Author Topic: CB radio  (Read 3167 times)

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Offline Phoenix200

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CB radio
« on: May 11, 2007, 06:44:20 AM »
Hey everyone, i recently installed a cb radio in my 1990 camaro and i had a question about it since i know some of you have a cb in your trans am.  I can hear everyone crystal clear but when i talk to other people they can only hear a few words i say. Anyone know what could be wrong? Thanks.

Offline AmFan

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Re: CB radio
« Reply #1 on: May 11, 2007, 07:09:04 AM »
It has been a long time since I had a CB radio.  But I do remember having to set the antenna depth to get the best send/receive signal.  The guy that I bought it from had a scanner-like tool that would plug into the CB to gauge the signal strength.  He would then loosen the antenna from the mount and slightly move it up or down.  When the best send/receive signal was achieved he would tighten it down.  The other thing to check would be the MIC itself, it may be bad thus leading to you only being heard sporadically.

Hope this helps.

tom
1978 Trans Am
Bought April 2001
Restoration: 2001 - 2004
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Offline Gold78Spc

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Re: CB radio
« Reply #2 on: May 11, 2007, 08:39:07 AM »
Well being a former trucker I know a few things about CB's, and could offer a few suggestions.  First make sure you have it grounded good.  Next your coax is critical.  Most CB shops recommend an 18' coax.  Something to do with wavelength.  If its old, get a new one.  Many truckers will replace thiers every year or so especially if it is routed anywhere where there is a sharper bend (like routed through a door seam or trunk seam where it gets a small kink in it everytime the door or trunk is closed). The coax can break there and manytimes this can cause the exact problem you just described. Then do what AmFan suggested.  That is called matching your SWR.  SWR meters can usually be purchased at CB shops and truckstops for around 10 - 15$.  Of course for around the same price, maybe less a CB shop will probably do it for you.  It is also possible the people you ar trying to talk to are just too far away.  Stock "out of the box" CB's are regulated by the FCC to a maximum of 4 watts output which won't get you very far.  If its a decent CB you can take it to a CB shop and the will "kick it up" to where it will send at about 30 watts. This dramatically increases your range.  Of course if you do this you may also have to replace your mic.  A lot of times once you kick em up you need an noise cancelling astetic mic. With a typical mic you can hold it about 2 to 4 inches from your mouth and talk and people can hear you just fine which is ok with a stock radio because its not putting out a lot of power.  An astetic mic has a little guard if you will on the face of the mic that you actually need to touch your lip to when you talk.  Its kinda weird and I had a tough time getting used to it.  The reason is is that the mic does not pic up much sound that is more than an inch or so from it (unless the sound is super loud) because if it did no one could stand to listen to you because of all the background noise you would be sending.  When I first got my really really nice $300 radio (kicked up of course) I thought it was crap cause no one could hear me talking.  I found out that that was the reason.  So anyways maybe I said something that will or won't help you.  Don't be afraid to head to a truckstop CB shop to get some help.  If I may ask what equipment are you using? Brand of CB, style of mic, coax, and antenna.  Knowing that may give me another idea or two.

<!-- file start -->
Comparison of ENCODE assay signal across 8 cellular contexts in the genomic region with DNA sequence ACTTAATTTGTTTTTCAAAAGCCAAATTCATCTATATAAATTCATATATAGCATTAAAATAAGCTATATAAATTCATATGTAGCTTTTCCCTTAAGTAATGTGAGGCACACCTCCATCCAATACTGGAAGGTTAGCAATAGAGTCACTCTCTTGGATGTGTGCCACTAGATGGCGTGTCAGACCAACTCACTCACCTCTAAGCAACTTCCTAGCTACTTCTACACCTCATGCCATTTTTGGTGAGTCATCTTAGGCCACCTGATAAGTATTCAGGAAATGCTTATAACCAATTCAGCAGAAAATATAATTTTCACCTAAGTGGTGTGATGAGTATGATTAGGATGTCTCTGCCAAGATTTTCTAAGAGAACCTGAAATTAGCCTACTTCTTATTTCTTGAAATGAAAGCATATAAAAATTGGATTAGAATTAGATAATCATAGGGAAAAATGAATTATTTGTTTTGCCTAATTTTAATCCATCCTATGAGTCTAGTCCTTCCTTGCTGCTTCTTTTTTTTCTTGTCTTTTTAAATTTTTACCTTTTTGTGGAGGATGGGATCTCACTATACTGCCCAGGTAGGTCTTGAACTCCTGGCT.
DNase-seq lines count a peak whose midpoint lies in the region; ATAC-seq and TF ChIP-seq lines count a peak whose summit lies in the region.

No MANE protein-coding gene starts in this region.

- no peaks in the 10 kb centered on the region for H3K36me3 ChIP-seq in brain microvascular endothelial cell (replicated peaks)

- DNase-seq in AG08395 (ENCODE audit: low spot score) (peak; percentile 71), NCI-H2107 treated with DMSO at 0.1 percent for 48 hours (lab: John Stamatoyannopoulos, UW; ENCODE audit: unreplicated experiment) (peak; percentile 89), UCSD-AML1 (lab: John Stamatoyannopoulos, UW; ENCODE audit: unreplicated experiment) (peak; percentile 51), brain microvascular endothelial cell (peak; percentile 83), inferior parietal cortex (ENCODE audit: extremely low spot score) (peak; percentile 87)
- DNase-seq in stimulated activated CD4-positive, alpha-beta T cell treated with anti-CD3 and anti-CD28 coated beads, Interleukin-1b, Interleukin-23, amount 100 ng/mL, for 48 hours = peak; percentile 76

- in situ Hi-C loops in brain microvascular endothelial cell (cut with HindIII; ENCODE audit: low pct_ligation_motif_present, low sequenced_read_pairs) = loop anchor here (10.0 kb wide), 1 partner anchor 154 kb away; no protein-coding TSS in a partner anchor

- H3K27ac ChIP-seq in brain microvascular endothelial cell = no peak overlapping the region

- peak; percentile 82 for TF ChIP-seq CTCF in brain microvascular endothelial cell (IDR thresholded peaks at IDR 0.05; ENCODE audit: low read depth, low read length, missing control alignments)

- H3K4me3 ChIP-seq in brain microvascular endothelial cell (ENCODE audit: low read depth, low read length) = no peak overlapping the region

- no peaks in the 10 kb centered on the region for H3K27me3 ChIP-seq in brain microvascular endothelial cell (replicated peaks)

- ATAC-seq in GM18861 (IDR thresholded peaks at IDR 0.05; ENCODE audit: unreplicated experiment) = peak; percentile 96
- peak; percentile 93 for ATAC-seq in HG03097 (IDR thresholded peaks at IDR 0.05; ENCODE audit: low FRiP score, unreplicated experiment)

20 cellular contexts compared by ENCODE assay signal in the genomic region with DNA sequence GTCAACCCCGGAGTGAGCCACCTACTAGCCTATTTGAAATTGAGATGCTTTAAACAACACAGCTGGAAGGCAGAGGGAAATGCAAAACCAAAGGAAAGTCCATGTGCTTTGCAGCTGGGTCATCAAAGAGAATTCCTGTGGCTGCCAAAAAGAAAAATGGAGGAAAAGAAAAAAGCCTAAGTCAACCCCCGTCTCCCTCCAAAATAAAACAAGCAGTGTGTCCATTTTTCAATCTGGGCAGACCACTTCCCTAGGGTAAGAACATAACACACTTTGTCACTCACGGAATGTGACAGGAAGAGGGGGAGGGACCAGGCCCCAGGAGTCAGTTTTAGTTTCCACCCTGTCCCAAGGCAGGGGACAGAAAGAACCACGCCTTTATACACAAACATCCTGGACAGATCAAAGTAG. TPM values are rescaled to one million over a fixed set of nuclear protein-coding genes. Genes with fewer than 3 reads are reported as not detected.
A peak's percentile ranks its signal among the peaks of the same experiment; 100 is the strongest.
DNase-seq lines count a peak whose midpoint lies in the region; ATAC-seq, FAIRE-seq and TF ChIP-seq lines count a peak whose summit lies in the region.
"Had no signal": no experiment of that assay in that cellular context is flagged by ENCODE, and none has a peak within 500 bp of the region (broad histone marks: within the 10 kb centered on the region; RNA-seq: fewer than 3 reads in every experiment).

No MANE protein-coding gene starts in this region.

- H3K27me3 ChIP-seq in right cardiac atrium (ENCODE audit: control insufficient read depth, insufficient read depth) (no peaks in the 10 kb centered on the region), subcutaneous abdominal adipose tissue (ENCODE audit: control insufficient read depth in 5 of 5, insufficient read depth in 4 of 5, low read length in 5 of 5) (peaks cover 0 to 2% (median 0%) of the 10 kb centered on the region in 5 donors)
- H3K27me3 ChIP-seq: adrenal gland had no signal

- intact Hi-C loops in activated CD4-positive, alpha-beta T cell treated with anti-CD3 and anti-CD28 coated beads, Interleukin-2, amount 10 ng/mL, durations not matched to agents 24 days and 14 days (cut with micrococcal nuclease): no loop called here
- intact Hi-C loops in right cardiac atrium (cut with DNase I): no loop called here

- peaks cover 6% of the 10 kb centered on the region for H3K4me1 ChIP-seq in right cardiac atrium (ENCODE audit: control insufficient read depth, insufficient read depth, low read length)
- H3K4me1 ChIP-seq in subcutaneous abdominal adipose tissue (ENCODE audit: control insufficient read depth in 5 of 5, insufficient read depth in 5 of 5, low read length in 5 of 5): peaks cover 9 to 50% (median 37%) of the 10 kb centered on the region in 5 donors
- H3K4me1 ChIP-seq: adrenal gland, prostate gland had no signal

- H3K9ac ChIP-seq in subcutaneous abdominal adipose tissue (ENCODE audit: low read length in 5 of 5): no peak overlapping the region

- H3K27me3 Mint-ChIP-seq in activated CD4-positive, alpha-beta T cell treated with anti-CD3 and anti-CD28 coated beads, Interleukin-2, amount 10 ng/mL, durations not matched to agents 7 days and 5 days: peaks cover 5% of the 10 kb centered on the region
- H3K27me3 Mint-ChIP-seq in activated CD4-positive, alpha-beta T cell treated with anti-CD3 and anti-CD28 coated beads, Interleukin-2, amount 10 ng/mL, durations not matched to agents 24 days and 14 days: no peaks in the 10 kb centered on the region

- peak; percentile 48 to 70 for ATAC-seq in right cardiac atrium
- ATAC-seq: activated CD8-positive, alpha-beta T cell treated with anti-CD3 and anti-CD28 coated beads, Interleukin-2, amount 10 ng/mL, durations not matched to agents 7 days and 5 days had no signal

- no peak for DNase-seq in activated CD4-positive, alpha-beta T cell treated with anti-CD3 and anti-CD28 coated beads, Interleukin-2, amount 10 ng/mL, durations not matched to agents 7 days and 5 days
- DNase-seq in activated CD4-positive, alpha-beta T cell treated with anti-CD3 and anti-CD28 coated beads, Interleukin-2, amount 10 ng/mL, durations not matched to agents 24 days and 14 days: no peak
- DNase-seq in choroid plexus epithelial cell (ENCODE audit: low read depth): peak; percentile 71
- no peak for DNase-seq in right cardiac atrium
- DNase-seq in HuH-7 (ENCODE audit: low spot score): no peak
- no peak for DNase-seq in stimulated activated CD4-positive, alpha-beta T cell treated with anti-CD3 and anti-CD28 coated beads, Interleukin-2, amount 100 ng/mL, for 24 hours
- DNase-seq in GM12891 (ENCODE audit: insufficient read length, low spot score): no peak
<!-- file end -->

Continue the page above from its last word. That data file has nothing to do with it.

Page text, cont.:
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Offline eroc022

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Re: CB radio
« Reply #3 on: May 11, 2007, 09:14:07 AM »
meet gold78spc....our very own cb shop restoration mechanic......!!!!!
Eroc